We are living in a world restructured by “two discourses: the discourse of science and the discourse of capitalism. These are the two prevalent discourses of modernity which . . . destroy the traditional structure of human experience. The combined domination of these two discourses, each supporting the other, has grown to such an extent that this domination has managed to destroy, perhaps even break, this tradition in its deepest foundations . . . with the tremendous change in the symbolic order, whose corner-stone . . . [is], as Lacan says with extreme precision, the Name of the Father according to tradition” (Jacques-Alain Miller. . Keynote presentation, The Real in the 21st century).
The Nom-du-Pere, the “Name of the Father, this famous key function of Lacan’s first teaching . . . [is] recognised across the entire analytic field, whether Lacanian or not . . . the depreciation of the Name of the Father in the clinic introduces an unprecedented perspective, which Lacan expresses by saying: Everyone is mad, that is, delusional. This is not a joke, it translates the category of madness to all speaking beings . . . [to all] that which the so-called clinical structures have in common: neurosis, psychosis, perversion. And of course it shakes, undermines, the difference between neurosis and psychosis” (ibid.).
The real as nature “was the very guarantee of the symbolic order. The rhetorical agitation of the signifier in human speech was thus framed by a weft of signifiers fixed like the heavenly bodies. Nature . . . was defined by being ordered, that is, by the conjunction of the symbolic and the real. To such an extent that according to the most ancient tradition, all human order should imitate the natural order. And it is well known, for example, that the family as natural formation served as the model for putting human groupings in order and the Name of the Father was the key to the symbolised real” (ibid.).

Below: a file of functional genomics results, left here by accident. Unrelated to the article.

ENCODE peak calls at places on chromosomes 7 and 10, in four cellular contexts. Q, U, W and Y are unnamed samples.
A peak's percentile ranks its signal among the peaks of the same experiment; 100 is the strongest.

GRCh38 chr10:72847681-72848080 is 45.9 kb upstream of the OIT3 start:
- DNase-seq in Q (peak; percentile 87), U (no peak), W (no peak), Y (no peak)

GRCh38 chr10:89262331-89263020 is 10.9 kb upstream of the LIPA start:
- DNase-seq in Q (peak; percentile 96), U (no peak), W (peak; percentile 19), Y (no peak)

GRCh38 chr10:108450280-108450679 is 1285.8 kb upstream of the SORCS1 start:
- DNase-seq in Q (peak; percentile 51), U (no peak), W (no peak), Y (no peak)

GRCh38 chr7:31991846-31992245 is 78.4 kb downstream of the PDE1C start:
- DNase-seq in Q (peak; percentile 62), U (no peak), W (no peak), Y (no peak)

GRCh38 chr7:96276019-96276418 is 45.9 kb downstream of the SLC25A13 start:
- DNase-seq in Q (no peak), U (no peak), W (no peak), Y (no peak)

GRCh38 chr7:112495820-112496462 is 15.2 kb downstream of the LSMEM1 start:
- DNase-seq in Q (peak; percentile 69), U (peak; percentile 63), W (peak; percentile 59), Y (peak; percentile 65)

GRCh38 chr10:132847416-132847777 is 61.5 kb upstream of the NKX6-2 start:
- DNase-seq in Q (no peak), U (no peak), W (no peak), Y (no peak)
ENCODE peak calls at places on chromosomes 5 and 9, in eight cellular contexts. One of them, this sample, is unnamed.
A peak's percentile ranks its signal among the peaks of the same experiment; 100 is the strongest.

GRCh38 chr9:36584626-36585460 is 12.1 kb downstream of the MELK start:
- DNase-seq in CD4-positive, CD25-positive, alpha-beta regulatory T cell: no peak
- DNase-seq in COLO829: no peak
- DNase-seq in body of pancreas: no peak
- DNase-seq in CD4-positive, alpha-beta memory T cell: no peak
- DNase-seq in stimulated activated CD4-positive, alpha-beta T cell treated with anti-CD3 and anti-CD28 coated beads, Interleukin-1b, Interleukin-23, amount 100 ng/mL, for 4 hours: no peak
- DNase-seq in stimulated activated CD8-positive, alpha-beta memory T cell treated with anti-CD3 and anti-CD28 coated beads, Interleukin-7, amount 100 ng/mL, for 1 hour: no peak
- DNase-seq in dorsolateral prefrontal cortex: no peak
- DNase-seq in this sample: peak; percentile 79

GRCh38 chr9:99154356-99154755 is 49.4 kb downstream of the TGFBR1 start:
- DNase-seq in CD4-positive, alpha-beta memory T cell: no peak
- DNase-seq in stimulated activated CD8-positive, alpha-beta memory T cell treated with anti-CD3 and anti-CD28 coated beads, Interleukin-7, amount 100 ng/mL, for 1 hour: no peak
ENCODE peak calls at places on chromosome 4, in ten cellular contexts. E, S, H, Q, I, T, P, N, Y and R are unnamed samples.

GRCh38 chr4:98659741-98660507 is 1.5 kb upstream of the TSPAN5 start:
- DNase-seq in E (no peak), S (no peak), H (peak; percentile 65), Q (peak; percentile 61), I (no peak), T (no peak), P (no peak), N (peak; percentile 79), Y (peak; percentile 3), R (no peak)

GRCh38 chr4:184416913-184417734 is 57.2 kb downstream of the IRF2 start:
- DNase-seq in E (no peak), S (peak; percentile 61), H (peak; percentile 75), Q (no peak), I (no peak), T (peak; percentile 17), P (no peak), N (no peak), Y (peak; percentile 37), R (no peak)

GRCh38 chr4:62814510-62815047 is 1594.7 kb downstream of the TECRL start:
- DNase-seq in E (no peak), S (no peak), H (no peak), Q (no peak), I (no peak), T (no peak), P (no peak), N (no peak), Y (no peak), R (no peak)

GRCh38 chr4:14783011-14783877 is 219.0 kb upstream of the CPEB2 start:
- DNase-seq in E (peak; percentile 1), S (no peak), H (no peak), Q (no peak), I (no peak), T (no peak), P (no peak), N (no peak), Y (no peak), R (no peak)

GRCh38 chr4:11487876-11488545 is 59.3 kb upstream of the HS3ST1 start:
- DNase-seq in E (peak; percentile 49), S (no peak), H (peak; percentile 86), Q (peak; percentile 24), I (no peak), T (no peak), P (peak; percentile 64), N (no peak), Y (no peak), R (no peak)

“Nature was the name of the real when there was no disorder in the real . . . [But now] the real has broken free from nature . . . Capitalism and science have combined to make nature disappear. And what is left by the vanishing of nature is what we call the real, that is, a remainder, by structure, disordered. The real is touched on all sides by the advances of the binary capitalism-science, in a disordered way, randomly, without being able to recuperate any idea of harmony” (ibid.).